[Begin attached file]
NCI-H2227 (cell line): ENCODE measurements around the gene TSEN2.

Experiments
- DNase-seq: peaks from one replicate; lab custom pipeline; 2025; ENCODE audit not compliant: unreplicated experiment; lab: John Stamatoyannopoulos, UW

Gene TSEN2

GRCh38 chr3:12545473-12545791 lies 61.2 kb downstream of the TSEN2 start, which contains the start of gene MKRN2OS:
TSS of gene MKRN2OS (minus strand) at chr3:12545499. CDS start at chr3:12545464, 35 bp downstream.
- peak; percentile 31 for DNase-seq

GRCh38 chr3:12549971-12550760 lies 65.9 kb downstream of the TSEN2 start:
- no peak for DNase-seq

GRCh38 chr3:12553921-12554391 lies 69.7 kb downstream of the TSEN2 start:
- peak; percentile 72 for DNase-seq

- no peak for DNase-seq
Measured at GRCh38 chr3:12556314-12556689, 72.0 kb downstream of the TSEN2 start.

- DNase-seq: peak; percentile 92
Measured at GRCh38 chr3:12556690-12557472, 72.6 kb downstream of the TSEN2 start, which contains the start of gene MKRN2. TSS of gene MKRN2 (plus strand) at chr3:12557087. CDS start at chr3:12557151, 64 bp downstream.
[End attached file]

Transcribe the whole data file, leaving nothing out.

NCI-H2227 (cell line): ENCODE measurements around the gene TSEN2.

Experiments
- DNase-seq: peaks from one replicate; lab custom pipeline; 2025; ENCODE audit not compliant: unreplicated experiment; lab: John Stamatoyannopoulos, UW

Gene TSEN2

GRCh38 chr3:12545473-12545791 lies 61.2 kb downstream of the TSEN2 start, which contains the start of gene MKRN2OS:
TSS of gene MKRN2OS (minus strand) at chr3:12545499. CDS start at chr3:12545464, 35 bp downstream.
- peak; percentile 31 for DNase-seq

GRCh38 chr3:12549971-12550760 lies 65.9 kb downstream of the TSEN2 start:
- no peak for DNase-seq

GRCh38 chr3:12553921-12554391 lies 69.7 kb downstream of the TSEN2 start:
- peak; percentile 72 for DNase-seq

- no peak for DNase-seq
Measured at GRCh38 chr3:12556314-12556689, 72.0 kb downstream of the TSEN2 start.

- DNase-seq: peak; percentile 92
Measured at GRCh38 chr3:12556690-12557472, 72.6 kb downstream of the TSEN2 start, which contains the start of gene MKRN2. TSS of gene MKRN2 (plus strand) at chr3:12557087. CDS start at chr3:12557151, 64 bp downstream.